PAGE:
That pretty much brought the IRS "scandal" to a screeching halt. In the hours following the revelation, Darrell Issa's Twitter feed suddenly started spamming tweets about Benghazi. "Change the subject, quickly!" he seemed to be saying.
But there's still a question to be answered. If the IRS was targeting political groups from across the ideological spectrum, where did the original narrative about tea party targeting come from? The answer makes Darrell Issa and his fellow House Republicans look even worse than they did on Monday:
The Treasury inspector general (IG) whose report helped drive the IRS targeting controversy says it limited its examination to conservative groups because of a request from House Republicans.Obviously, if Issa wanted a comprehensive investigation, he should have asked for a review of all politically oriented scrutiny. Instead, he asked for exclusive focus on tea party and conservative groups. Under the most charitable interpretation of this, it never occurred to Darrell Issa that anyone other than the tea party groups could have been targeted. If that's true, it suggests he just doesn't care about whether the IRS "targets" anyone other than his political allies.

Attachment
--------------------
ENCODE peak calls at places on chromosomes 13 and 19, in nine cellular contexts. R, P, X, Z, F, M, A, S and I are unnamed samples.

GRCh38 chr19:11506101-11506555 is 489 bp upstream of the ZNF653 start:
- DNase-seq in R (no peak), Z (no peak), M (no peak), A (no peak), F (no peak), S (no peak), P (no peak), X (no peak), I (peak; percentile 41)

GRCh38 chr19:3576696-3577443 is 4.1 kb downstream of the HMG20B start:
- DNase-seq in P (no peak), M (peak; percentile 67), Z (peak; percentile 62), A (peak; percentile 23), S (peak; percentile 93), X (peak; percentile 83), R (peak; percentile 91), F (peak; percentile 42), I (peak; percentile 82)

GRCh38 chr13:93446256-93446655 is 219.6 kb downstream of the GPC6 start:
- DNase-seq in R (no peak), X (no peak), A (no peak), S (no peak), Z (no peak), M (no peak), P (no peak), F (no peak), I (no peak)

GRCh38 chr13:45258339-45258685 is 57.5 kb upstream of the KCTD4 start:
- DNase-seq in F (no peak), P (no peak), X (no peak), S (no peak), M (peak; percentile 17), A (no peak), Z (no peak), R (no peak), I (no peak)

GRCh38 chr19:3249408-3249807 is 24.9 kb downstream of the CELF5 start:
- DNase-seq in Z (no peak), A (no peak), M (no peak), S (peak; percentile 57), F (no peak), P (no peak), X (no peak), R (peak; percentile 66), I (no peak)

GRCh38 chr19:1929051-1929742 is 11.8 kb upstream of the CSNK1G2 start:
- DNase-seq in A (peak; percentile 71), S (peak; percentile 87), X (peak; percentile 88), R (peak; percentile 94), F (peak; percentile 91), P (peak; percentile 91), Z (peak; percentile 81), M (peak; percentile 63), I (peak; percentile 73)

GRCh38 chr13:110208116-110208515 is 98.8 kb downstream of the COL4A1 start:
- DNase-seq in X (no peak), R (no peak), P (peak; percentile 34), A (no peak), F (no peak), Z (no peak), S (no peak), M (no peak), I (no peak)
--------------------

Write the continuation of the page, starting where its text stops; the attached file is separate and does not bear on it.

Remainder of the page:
A spokesman for Russell George, Treasury’s inspector general for tax administration, said they were asked by House Oversight Chairman Darrell Issa (R-Calif.) “to narrowly focus on Tea Party organizations.”
But I think the most likely explanation here is that Issa was simply trying to cook up a scandal, even though it did nothing to address the genuine problems with the way campaign finance and tax laws are written. He probably figured that in the best case scenario, he'd be able to get away with his fraud. And in the worst case scenario, he'd get a slap on the wrist from a few reporters, but endless approval from his political supporters. It's exactly the kind of thing you'd expect from Mr. Grand Theft Auto.